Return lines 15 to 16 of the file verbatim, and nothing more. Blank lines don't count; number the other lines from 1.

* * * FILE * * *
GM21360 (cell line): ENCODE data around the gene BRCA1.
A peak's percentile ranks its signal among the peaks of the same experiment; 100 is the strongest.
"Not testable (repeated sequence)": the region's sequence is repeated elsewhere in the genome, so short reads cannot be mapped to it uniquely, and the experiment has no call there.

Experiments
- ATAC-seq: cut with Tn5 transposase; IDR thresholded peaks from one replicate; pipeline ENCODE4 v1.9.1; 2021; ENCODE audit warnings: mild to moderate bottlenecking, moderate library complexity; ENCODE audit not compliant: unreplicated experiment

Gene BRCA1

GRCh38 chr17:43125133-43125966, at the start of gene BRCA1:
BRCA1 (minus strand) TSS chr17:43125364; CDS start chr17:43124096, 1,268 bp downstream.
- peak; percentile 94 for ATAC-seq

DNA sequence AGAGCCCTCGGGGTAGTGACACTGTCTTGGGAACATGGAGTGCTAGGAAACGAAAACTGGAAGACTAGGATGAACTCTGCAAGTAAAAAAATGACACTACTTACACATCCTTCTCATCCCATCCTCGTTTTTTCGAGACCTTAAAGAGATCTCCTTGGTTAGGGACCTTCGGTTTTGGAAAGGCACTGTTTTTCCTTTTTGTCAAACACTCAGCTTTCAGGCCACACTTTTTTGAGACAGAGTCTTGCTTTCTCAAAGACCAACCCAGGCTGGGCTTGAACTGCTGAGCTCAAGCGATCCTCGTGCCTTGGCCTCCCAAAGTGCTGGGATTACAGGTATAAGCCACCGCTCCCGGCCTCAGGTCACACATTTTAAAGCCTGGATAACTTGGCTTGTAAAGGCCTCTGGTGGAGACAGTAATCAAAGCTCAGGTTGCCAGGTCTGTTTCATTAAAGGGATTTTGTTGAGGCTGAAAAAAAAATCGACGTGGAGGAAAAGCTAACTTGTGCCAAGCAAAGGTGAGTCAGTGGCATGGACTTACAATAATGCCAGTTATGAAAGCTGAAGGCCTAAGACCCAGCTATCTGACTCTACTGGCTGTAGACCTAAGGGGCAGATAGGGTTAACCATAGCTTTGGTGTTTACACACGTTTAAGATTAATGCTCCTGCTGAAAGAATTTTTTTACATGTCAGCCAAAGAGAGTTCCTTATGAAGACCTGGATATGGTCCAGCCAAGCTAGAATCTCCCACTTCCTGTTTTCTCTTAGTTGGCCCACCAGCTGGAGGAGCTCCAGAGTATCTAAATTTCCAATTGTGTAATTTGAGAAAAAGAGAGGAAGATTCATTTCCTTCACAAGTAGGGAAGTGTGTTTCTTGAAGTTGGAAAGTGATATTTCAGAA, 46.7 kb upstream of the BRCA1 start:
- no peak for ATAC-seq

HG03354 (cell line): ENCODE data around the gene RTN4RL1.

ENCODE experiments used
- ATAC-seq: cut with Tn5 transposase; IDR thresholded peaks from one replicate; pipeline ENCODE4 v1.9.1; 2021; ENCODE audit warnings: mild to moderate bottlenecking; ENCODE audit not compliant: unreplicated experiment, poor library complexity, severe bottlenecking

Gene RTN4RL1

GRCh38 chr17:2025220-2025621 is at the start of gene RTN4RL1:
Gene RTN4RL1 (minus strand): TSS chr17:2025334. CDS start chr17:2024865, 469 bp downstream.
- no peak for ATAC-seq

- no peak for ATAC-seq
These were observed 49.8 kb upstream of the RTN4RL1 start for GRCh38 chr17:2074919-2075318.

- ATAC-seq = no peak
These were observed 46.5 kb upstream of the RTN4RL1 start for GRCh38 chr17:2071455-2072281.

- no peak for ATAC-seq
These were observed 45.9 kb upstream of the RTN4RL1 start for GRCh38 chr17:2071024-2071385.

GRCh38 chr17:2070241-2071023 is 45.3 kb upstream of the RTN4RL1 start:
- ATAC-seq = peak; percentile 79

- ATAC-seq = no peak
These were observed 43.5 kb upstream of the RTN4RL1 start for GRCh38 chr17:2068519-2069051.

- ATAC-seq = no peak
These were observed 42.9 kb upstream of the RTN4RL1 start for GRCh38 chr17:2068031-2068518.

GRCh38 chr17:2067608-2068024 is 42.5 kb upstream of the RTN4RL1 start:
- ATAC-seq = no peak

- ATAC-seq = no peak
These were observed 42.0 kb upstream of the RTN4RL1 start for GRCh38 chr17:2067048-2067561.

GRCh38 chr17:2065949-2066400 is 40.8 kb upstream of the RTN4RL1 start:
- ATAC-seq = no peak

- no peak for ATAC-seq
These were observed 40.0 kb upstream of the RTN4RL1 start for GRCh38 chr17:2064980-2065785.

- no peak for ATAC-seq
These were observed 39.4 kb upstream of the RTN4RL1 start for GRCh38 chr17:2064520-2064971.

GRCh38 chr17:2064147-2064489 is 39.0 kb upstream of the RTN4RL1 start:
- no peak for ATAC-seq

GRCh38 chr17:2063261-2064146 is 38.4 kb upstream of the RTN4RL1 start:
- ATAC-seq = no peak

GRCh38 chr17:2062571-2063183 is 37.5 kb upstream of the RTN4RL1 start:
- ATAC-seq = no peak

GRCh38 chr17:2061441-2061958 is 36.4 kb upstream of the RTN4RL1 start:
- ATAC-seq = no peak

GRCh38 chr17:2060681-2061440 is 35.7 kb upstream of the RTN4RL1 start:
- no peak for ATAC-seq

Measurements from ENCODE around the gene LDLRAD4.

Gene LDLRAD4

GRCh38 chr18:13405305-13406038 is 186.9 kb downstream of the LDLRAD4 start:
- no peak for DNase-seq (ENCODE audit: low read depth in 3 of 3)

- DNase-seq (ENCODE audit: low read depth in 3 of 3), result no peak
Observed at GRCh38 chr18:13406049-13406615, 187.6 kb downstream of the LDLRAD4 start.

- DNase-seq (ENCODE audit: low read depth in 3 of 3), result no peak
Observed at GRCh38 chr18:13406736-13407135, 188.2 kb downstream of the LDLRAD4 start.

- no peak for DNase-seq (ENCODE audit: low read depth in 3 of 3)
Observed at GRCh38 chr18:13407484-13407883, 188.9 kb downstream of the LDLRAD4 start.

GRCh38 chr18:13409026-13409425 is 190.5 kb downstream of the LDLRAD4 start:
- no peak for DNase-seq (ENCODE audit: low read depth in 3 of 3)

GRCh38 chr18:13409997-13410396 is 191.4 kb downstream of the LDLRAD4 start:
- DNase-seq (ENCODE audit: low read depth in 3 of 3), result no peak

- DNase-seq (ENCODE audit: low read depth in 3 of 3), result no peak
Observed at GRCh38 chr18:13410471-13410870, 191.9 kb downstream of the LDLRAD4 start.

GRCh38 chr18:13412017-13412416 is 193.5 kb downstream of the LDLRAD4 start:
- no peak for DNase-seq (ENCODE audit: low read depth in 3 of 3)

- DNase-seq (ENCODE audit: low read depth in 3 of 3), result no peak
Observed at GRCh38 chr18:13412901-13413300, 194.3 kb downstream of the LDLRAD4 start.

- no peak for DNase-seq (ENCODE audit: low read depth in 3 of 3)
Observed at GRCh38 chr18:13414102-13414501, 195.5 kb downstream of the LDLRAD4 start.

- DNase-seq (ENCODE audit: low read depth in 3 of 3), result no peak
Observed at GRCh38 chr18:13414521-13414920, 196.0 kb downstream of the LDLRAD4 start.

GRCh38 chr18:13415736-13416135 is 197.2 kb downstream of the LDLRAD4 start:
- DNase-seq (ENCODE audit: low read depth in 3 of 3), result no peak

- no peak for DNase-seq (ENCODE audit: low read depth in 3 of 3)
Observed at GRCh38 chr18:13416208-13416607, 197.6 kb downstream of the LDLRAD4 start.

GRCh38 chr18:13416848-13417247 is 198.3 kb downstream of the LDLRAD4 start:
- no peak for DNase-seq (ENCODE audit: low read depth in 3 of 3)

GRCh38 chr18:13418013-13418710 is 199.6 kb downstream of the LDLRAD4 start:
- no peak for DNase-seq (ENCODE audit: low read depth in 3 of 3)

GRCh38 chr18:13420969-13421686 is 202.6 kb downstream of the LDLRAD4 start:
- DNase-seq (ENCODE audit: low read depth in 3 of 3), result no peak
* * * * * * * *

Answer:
Gene RTN4RL1

GRCh38 chr17:2025220-2025621 is at the start of gene RTN4RL1: